Tuples, what are they: read-only lists or heterogeneous data arrays?

Thomas Wouters thomas at xs4all.net
Thu Mar 13 13:20:20 CET 2003

On Thu, Mar 13, 2003 at 12:07:09PM +0100, Alex Martelli wrote:
> On Thursday 13 March 2003 10:29 am, Thomas Wouters wrote:
>    ...
> > "Wait, I need to use an unwieldy large list/tuple as a dict key, but I also
> > want to count/index it... Do I really want the whole list as the dict key,
> > or just a few key elements ? What if I add elements later ?" and depending

> Exactly the kinds of questions that Python lets me *AVOID* for most
> other similar design situations.  Python is mostly set up to encourage
> avoidance of the "big design up front" fallacy -- wasting a lot of time
> to determine how you may/will use something as development proceeds.

I'm not sure whether that debunks or proves my point, as in my example I
throw away (part of) the design I already had.

> > changes, but could of course be added to the stdlib. If you want a
> > 'frozen-copy' protocol for mutable objects, there's only one way to get it:
> > start work on it.
> Wrong!  My experience tells me that's definitely NOT the way to get
> changes into Python -- you work your ass off, then Guido rejects your
> work.

Notice how I said it didn't require modification of the interpreter or of
builtin types; *that* kind of work can get rejected by Guido. A separate
module to accomplish a task is never wasted, as long as it's useful (and if
it's not useful, it shouldn't be added, right?) There are plenty of examples
for that: Cookie, email, bsddb3, even Zope's ExtensionClass to some extent.
And some, if not most, of the new modules that got written with the chief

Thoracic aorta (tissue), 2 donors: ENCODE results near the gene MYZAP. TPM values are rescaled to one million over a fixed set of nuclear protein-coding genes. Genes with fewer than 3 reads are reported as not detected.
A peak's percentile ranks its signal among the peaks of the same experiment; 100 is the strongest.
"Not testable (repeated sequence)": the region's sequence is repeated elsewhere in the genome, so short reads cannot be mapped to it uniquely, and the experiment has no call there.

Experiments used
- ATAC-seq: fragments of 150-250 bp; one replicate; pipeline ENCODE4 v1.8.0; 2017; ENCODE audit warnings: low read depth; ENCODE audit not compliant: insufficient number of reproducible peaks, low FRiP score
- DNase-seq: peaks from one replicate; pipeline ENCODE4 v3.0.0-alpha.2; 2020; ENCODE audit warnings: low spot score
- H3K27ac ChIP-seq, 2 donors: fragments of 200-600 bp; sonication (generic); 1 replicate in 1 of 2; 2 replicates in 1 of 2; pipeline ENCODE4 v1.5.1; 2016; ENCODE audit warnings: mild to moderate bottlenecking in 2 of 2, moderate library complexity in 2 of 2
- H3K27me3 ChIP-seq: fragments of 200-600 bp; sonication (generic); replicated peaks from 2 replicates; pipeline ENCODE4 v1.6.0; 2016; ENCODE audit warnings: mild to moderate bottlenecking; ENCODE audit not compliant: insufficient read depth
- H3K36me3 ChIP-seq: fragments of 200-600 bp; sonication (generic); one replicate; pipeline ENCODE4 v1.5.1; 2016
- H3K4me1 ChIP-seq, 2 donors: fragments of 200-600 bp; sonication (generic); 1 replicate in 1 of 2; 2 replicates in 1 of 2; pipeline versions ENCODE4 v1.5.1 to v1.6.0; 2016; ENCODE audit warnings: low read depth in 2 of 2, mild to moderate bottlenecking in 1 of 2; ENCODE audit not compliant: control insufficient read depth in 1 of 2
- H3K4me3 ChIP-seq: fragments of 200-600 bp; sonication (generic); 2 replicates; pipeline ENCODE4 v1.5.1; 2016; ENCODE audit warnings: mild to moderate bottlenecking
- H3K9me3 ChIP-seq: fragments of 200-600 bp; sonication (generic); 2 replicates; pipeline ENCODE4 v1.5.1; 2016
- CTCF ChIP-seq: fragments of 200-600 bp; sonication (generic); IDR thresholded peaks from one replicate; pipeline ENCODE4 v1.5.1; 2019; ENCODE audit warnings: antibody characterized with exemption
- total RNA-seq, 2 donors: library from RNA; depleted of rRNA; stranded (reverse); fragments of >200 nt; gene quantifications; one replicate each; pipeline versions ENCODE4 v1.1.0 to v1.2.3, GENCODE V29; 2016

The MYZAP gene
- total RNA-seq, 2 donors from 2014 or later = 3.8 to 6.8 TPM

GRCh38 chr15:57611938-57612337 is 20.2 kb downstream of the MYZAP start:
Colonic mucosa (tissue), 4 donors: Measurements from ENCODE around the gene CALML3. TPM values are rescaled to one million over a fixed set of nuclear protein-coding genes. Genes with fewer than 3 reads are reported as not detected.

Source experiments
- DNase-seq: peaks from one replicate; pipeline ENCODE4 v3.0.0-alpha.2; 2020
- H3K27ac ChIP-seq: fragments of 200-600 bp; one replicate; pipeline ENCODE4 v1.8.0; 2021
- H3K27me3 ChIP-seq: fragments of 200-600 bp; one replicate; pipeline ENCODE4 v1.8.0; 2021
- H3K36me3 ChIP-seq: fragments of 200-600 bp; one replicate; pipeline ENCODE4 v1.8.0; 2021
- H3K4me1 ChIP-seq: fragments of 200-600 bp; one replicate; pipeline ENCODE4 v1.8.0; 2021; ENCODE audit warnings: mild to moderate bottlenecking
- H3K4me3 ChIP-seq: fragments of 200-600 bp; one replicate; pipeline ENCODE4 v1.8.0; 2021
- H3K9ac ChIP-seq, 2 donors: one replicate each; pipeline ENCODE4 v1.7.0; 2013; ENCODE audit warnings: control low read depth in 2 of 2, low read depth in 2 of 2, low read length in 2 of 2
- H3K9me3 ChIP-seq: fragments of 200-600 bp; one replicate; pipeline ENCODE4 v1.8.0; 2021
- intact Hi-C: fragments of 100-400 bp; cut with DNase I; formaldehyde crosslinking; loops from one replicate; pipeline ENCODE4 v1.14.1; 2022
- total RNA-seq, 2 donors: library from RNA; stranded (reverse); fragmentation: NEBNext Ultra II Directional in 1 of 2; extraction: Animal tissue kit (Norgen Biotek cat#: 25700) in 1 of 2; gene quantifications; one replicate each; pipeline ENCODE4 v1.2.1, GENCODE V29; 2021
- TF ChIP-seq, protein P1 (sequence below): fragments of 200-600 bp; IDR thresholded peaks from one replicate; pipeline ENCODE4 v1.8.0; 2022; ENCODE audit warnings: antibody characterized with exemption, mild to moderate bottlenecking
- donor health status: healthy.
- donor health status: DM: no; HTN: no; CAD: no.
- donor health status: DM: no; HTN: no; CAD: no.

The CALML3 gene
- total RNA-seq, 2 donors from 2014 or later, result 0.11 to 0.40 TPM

intent of adding it to the stdlib (sets, for example, and email again) had
a lot of prior art to work with (or someone who was willing to dog Guido for
hours each day, like heapq<wink>)

> For example, when I first met Python in 1999 I posted a few ideas 
[ on iteration, which was rejected and later added as __iter__ ]

Not quite an analogous example. The iteration protocol requires interpreter
changes to be generally useful, as having to write 'for item in
iterator(object)' or 'for item in object.iterator()' almost negates the
purpose of having it. And I don't remember exactly how iterators came to be,
but I believe it had much to do with Tim Peters writing a simple
iterator/generator patch and showing Guido some example code, saying "Look
how Pythonic you think this looks." I'm sure Tim can shed some light on
that ;)

> The __as_immutable__ and __as_temporarily_immutable__ methods
> in Python's 2.3 sets.py's Set class are perhaps a start.  I think that the
> next step is gaining a consensus about such methods being useful not
> just to have sets (in their immutable versions) as members of other
> sets, but also for (e.g.) lists as members of sets.  And for that purpose,
> I think that no "start work on it" is any earthly use -- the pen is mightier
> than the code.  We'll see...

Yes, PR is as important in selling an idea to Guido (or most people, in
fact) as code is. But *without* code, it becomes that much harder to sell,
even if it's just half-working, proof-of-concept, pseudo-code. And nothing
makes accepting more easy than having a working, community-accepted,
widely-used implementation ready and working. :-)

Thomas Wouters <thomas at xs4all.net>

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